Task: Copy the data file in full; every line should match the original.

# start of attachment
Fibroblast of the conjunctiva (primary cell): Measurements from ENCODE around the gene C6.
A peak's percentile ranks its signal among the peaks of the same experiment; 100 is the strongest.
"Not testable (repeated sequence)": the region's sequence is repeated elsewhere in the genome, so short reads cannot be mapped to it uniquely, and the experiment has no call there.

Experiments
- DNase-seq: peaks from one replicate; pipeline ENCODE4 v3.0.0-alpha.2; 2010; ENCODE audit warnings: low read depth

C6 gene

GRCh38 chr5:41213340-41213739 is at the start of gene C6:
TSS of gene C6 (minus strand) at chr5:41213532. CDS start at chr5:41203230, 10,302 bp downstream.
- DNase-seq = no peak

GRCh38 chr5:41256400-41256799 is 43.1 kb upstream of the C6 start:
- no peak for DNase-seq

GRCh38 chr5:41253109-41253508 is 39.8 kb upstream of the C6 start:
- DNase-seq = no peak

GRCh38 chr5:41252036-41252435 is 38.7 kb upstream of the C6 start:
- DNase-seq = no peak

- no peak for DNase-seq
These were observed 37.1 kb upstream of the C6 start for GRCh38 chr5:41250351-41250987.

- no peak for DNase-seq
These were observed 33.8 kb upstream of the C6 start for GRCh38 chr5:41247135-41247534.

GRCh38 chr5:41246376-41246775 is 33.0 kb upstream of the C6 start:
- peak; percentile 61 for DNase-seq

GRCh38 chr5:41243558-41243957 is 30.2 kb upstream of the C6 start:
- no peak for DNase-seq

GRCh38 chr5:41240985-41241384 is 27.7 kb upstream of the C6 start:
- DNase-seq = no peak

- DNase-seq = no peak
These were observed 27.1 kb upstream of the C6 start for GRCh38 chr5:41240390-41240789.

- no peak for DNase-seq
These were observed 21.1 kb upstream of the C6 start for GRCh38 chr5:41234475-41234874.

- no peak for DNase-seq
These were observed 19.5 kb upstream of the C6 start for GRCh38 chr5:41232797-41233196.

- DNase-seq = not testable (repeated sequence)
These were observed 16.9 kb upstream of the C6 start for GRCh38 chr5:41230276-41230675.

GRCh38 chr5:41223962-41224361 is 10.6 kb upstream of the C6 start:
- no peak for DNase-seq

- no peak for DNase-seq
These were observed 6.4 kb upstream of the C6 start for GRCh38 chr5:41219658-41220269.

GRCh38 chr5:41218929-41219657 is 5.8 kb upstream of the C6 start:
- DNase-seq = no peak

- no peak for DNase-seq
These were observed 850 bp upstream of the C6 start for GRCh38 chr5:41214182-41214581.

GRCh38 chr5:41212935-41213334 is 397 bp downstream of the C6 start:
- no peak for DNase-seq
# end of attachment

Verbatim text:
Fibroblast of the conjunctiva (primary cell): Measurements from ENCODE around the gene C6.
A peak's percentile ranks its signal among the peaks of the same experiment; 100 is the strongest.
"Not testable (repeated sequence)": the region's sequence is repeated elsewhere in the genome, so short reads cannot be mapped to it uniquely, and the experiment has no call there.

Experiments
- DNase-seq: peaks from one replicate; pipeline ENCODE4 v3.0.0-alpha.2; 2010; ENCODE audit warnings: low read depth

C6 gene

GRCh38 chr5:41213340-41213739 is at the start of gene C6:
TSS of gene C6 (minus strand) at chr5:41213532. CDS start at chr5:41203230, 10,302 bp downstream.
- DNase-seq = no peak

GRCh38 chr5:41256400-41256799 is 43.1 kb upstream of the C6 start:
- no peak for DNase-seq

GRCh38 chr5:41253109-41253508 is 39.8 kb upstream of the C6 start:
- DNase-seq = no peak

GRCh38 chr5:41252036-41252435 is 38.7 kb upstream of the C6 start:
- DNase-seq = no peak

- no peak for DNase-seq
These were observed 37.1 kb upstream of the C6 start for GRCh38 chr5:41250351-41250987.

- no peak for DNase-seq
These were observed 33.8 kb upstream of the C6 start for GRCh38 chr5:41247135-41247534.

GRCh38 chr5:41246376-41246775 is 33.0 kb upstream of the C6 start:
- peak; percentile 61 for DNase-seq

GRCh38 chr5:41243558-41243957 is 30.2 kb upstream of the C6 start:
- no peak for DNase-seq

GRCh38 chr5:41240985-41241384 is 27.7 kb upstream of the C6 start:
- DNase-seq = no peak

- DNase-seq = no peak
These were observed 27.1 kb upstream of the C6 start for GRCh38 chr5:41240390-41240789.

- no peak for DNase-seq
These were observed 21.1 kb upstream of the C6 start for GRCh38 chr5:41234475-41234874.

- no peak for DNase-seq
These were observed 19.5 kb upstream of the C6 start for GRCh38 chr5:41232797-41233196.

- DNase-seq = not testable (repeated sequence)
These were observed 16.9 kb upstream of the C6 start for GRCh38 chr5:41230276-41230675.

GRCh38 chr5:41223962-41224361 is 10.6 kb upstream of the C6 start:
- no peak for DNase-seq

- no peak for DNase-seq
These were observed 6.4 kb upstream of the C6 start for GRCh38 chr5:41219658-41220269.

GRCh38 chr5:41218929-41219657 is 5.8 kb upstream of the C6 start:
- DNase-seq = no peak

- no peak for DNase-seq
These were observed 850 bp upstream of the C6 start for GRCh38 chr5:41214182-41214581.

GRCh38 chr5:41212935-41213334 is 397 bp downstream of the C6 start:
- no peak for DNase-seq